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Moving up the food chain can beat being on top
When it comes to predators, the biggest mouths may not take the biggest bite. According to a new study from bioscientists at Rice University, some predators have their greatest ecological impacts before they reach adulthood. (2017-01-17)

Scientists discover fossil of giant ancient sea predator
Paleontologists have discovered that a group of remarkable ancient sea creatures existed for much longer and grew to much larger sizes than previously thought, thanks to extraordinarily well-preserved fossils discovered in Morocco. The giant fossilized anomalocaridid measures one meter in length and dates back to the Ordovician period, suggesting these animals existed for 30 million years longer than previously realized. (2011-05-25)

Moroccan fossils show human ancestors' diet of game
New fossil finds from the Jebel Irhoud archaeological site in Morocco do more than push back the origins of our species by 100,000 years. They also reveal what was on the menu for our oldest-known Homo sapiens ancestors 300,000 years ago: Plenty of gazelle. (2017-06-07)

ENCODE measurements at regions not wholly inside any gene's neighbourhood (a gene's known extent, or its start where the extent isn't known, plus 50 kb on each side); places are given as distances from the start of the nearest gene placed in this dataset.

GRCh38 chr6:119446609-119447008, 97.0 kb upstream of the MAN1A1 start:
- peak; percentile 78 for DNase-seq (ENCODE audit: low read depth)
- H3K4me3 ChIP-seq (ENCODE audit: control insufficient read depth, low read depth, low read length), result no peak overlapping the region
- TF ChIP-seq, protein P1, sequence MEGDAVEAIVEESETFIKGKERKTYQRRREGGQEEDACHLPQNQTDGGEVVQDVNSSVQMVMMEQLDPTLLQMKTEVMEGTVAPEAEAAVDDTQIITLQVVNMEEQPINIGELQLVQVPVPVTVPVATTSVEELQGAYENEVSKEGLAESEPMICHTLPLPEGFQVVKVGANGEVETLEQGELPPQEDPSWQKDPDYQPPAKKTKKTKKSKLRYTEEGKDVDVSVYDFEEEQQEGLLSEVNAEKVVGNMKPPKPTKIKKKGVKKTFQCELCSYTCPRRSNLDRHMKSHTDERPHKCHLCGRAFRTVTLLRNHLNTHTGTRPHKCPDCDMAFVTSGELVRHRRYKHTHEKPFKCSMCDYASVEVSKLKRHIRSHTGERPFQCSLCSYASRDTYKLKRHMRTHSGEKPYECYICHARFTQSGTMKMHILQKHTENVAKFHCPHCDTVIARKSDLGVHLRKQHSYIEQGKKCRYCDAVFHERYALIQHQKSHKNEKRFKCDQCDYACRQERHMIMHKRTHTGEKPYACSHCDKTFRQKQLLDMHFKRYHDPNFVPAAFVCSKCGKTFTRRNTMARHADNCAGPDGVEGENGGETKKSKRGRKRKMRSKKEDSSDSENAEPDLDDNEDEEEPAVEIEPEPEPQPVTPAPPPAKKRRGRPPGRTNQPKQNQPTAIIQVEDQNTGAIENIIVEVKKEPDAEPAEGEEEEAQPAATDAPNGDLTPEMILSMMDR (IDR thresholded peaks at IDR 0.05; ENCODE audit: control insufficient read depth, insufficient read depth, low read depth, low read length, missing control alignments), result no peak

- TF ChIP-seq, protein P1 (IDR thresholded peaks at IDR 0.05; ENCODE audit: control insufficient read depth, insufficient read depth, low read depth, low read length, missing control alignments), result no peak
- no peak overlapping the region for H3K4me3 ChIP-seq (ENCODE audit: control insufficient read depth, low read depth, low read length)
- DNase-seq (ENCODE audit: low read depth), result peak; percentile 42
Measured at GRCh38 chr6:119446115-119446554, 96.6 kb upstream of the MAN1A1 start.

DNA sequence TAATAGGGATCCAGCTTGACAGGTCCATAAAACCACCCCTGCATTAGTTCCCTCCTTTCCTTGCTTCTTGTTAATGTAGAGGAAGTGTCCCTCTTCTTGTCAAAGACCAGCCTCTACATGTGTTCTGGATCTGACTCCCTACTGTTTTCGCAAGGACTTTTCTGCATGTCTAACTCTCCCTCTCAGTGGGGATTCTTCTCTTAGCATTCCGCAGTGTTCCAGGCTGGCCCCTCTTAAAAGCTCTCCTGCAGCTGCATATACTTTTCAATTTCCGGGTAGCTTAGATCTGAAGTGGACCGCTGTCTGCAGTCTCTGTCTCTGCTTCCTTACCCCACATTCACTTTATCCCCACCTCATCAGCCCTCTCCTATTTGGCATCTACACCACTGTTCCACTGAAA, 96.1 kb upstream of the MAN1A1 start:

As super-predators, humans reshape their prey at super-natural speeds
Fishing and hunting are having broad, swift impacts on the body size and reproductive abilities of fish and other commercially harvested species, potentially jeopardizing the ability of entire populations to recover, according to the results of a new study that will appear in the Jan. 12, 2009, online issue of the Proceedings of the National Academy of Sciences. (2009-01-12)

The fantastic armor of a wonder snail
Deep within the Kairei Indian hydrothermal vent field, two-and-one-half miles below the central Indian Ocean, scientists have discovered a gastropod mollusk, whose armor could improve load-bearing and protective materials in everything from aircraft hulls to sports equipment. (2010-01-19)

Insects were already using camouflage 100 million years ago
Those who go to a masked ball consciously slip into a different role, in order to avoid being recognized. Insects were already doing something very similar in the Cretaceous: They cloaked themselves in pieces of plants, grains of sand, or the remains of their prey, in order, for example, to be invisible to predators. An international research team, with participation from the University of Bonn, has now investigated such 'invisibility cloaks' encased in amber. (2016-06-24)

Personality interactions between animals may dictate outcomes in the wild